As Juliet Litman put it in a very perceptive article at The Ringer, the whole premise of a show like The Bachelor is “the belief that watching heartbreak and disappointment is fun for the uninvolved audience at home.” In order to rationalize our behavior, we remind ourselves that, after all, everyone involved on programs like this know what they’re getting themselves into. Nobody forced them at gunpoint to take part in it, and the inference is that they’re freely exchanging the possibility of losing their human dignity in return for fame and fortune, and the longshot chance of future happiness. It’s about as close as one can get these days to saying of them that “She (or he) asked for it,” without immediately being condemned as suffering from some type of -phobia.

But did they? Does anybody really “ask” for something like this? We may find ourselves in situations where we say that we understand the risks involved, but how many of us actually do? Unless we’re police officers or soldiers, people who truly understand that death can visit them at any moment, few of us would probably agree that we signed up for the possibility, however remote, that something like this could actually happen. To us.

In watching a drama like that on The Bachelor unfold for our entertainment, writes Litman, “We became voyeurs much like the producers and editors who piece together footage to weave a coherent story each season. By watching year after year and demanding that [host Chris] Harrison’s promise that ‘this is the most dramatic season of The Bachelor yet’ eventually come true, the audience was just as complicit in stabbing Becca in the back as the cameras ran.” Arie may have been the villain of the piece but “The split-screen effect implicated the audience as accessories to the Bachelor crime.”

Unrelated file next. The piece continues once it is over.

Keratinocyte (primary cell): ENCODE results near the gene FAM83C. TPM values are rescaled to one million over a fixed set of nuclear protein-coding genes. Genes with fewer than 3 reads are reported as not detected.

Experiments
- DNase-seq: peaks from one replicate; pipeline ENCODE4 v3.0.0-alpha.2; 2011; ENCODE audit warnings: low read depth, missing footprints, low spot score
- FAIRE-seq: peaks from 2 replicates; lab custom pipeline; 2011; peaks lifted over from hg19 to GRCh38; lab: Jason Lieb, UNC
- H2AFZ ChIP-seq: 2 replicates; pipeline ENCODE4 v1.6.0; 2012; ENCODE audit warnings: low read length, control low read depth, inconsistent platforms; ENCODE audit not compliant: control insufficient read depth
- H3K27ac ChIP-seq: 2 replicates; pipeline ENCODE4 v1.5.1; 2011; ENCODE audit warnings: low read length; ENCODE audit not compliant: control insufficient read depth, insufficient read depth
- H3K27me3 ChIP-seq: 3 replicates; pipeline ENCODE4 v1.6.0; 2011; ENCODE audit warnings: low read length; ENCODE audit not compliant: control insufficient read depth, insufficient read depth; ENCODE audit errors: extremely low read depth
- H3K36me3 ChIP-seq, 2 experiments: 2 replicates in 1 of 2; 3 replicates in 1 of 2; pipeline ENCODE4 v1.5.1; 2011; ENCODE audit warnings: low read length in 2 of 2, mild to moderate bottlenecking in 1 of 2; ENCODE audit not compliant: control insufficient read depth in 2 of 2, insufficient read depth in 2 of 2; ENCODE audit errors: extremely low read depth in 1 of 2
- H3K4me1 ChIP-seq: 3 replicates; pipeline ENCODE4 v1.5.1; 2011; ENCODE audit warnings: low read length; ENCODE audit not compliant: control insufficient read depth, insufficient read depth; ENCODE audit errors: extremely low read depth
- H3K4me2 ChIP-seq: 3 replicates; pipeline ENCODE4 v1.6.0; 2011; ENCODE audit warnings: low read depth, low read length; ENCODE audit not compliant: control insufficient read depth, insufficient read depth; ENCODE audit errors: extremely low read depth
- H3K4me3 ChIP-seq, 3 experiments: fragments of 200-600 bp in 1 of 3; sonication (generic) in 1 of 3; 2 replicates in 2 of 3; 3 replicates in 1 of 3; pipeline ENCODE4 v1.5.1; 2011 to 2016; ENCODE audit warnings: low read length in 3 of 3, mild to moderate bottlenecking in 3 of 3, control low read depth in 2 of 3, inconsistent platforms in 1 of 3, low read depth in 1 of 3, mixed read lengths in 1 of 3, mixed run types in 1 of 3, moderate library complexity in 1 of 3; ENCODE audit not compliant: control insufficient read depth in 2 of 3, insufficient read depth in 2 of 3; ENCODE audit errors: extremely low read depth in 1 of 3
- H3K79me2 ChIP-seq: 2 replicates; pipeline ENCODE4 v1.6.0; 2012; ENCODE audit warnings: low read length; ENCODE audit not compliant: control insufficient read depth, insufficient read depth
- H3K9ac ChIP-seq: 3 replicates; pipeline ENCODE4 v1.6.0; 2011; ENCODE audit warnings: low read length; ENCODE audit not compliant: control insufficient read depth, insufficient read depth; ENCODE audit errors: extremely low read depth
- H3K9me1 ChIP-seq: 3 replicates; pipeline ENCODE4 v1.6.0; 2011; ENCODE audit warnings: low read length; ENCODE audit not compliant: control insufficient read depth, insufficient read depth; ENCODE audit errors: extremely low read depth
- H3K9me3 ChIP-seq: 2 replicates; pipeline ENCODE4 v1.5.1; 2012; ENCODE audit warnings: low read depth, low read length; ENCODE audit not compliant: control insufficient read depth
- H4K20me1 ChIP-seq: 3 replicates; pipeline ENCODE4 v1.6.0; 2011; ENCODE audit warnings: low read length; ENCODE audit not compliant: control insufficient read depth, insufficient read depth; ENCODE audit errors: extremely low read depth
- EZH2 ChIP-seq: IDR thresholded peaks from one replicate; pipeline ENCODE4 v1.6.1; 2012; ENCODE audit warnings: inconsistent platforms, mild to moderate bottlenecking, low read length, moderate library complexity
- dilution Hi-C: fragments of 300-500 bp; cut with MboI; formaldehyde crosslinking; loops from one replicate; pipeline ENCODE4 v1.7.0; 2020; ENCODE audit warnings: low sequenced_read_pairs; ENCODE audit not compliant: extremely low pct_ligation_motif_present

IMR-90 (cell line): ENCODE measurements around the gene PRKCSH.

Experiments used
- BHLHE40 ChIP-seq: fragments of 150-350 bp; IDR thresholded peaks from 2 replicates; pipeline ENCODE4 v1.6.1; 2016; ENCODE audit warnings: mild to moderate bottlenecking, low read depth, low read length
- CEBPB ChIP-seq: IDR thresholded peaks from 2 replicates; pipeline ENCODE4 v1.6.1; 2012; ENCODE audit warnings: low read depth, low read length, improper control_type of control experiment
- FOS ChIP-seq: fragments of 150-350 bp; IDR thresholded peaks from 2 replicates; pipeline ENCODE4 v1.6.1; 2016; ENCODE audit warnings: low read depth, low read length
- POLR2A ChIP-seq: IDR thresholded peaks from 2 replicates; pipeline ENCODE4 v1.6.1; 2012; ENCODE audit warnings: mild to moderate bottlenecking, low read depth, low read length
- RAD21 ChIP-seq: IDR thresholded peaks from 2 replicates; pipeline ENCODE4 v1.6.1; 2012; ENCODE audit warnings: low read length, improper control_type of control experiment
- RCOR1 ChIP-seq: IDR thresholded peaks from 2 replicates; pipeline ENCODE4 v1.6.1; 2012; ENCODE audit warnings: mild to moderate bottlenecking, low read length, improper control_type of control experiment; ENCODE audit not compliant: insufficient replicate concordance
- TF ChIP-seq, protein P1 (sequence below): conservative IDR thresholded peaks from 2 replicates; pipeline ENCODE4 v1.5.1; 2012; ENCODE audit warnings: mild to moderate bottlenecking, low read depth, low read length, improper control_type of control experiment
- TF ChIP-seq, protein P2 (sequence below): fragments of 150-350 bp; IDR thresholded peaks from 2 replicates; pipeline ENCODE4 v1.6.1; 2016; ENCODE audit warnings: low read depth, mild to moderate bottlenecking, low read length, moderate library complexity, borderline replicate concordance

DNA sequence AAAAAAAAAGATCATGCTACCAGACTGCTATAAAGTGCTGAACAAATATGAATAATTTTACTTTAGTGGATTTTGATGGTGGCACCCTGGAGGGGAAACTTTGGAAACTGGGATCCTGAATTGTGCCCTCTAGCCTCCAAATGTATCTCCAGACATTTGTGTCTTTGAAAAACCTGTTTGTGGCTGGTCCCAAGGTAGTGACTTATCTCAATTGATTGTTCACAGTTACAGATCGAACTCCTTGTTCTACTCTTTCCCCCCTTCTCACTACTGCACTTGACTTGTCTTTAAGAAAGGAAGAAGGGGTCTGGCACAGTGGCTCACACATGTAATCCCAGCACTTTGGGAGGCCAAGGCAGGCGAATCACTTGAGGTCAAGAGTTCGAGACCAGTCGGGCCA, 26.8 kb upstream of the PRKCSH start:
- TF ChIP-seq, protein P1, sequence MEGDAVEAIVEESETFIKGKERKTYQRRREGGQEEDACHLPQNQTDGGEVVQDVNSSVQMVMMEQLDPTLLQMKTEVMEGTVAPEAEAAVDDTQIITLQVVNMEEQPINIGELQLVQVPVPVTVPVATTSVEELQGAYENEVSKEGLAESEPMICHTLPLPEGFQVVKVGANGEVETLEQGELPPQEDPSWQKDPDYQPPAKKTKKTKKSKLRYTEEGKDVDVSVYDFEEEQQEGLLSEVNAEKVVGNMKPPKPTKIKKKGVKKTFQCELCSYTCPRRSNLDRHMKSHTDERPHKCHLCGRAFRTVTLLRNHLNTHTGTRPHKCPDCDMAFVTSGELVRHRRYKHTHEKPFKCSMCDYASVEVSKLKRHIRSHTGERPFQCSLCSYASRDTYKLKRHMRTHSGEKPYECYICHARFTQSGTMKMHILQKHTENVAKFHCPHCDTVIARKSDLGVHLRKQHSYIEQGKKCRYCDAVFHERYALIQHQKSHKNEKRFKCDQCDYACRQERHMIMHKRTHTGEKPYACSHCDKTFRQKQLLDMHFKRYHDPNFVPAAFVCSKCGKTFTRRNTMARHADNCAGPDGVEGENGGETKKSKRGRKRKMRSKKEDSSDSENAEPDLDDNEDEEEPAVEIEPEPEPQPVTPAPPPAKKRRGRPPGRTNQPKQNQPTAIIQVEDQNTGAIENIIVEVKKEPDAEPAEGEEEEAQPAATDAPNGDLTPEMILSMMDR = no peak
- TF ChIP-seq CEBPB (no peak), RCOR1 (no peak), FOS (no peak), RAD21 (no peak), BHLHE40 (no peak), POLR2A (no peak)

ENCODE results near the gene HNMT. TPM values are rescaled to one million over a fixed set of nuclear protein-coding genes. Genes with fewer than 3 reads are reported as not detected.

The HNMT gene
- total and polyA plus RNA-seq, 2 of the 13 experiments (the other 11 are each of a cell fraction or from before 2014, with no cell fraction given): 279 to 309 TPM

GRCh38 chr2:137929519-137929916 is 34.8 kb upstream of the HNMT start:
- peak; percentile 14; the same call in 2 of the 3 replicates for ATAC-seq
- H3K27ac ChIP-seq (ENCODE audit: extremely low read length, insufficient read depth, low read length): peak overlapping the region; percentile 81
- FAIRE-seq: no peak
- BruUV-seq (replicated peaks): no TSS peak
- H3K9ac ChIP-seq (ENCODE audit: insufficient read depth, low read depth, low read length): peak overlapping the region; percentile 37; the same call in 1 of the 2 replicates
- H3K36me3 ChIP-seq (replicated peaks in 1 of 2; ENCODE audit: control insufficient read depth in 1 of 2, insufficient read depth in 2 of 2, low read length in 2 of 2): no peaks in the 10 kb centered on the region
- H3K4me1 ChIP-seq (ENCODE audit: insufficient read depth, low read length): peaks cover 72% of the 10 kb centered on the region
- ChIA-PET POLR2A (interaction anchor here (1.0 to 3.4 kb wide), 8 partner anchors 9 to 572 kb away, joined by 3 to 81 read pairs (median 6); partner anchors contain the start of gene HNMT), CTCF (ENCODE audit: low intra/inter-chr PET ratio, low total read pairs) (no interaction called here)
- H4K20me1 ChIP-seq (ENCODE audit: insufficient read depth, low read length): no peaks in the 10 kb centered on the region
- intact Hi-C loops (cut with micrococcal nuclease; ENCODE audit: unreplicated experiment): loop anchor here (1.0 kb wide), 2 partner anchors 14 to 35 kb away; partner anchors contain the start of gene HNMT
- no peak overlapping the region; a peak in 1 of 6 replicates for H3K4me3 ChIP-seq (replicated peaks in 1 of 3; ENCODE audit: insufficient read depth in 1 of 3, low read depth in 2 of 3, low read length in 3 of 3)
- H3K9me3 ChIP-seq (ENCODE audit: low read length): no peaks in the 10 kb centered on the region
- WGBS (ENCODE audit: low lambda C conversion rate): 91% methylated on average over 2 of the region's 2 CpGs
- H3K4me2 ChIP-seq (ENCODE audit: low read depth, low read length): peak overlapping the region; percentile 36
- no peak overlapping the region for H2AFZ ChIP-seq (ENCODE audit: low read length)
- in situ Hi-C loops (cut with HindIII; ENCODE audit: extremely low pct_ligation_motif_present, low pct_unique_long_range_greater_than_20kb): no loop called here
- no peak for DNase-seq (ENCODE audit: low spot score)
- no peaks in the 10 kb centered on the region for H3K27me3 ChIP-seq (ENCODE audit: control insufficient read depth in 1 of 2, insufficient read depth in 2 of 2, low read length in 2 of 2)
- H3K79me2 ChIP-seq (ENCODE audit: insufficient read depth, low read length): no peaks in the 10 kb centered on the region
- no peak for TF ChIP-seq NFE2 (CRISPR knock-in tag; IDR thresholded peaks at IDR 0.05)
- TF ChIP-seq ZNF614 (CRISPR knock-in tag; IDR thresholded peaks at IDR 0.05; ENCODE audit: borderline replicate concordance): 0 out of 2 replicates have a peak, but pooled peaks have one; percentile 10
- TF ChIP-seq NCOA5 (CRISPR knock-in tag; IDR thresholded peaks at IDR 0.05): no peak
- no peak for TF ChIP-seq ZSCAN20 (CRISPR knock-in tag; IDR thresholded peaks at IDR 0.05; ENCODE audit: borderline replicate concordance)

◊ ◊ ◊

What is perhaps most depressing about this is the lesson that can be taken from it. While The Bachelor finale may have been grotesque, it was also, as Litman writes, “the best television episode of the year so far, and it was in part because Becca was ambushed.” Viewers in the know were aware of Arie’s switcheroo, thanks to an article in Us Weekly, so the final outcome was no real surprise. It was the way it was aired, and the way we reacted to it, that is the real story. Litman reminds us that “at the heart of this novel and successful TV experiment lies living people with real emotions. Becca’s pain and shock was authentic.” Yes, there are other ways in which the show could have been presented, but for viewers “the TV experience would not have been as compelling.” In other words, the likely lesson that ABC will have learned is not about human dignity, but that surprise revelations, broadcast in such a way as to maximize the sight of naked pain and shock for public consumption, make for successful television.

So we can probably look forward to more scenes like this in the future, although the encore is rarely as successful as the original; the law of diminishing returns suggests that before too long the producers will have to come up with something even more spectacular and gut-wrenching to keep the momentum going. Perhaps we may see that stake through the heart yet.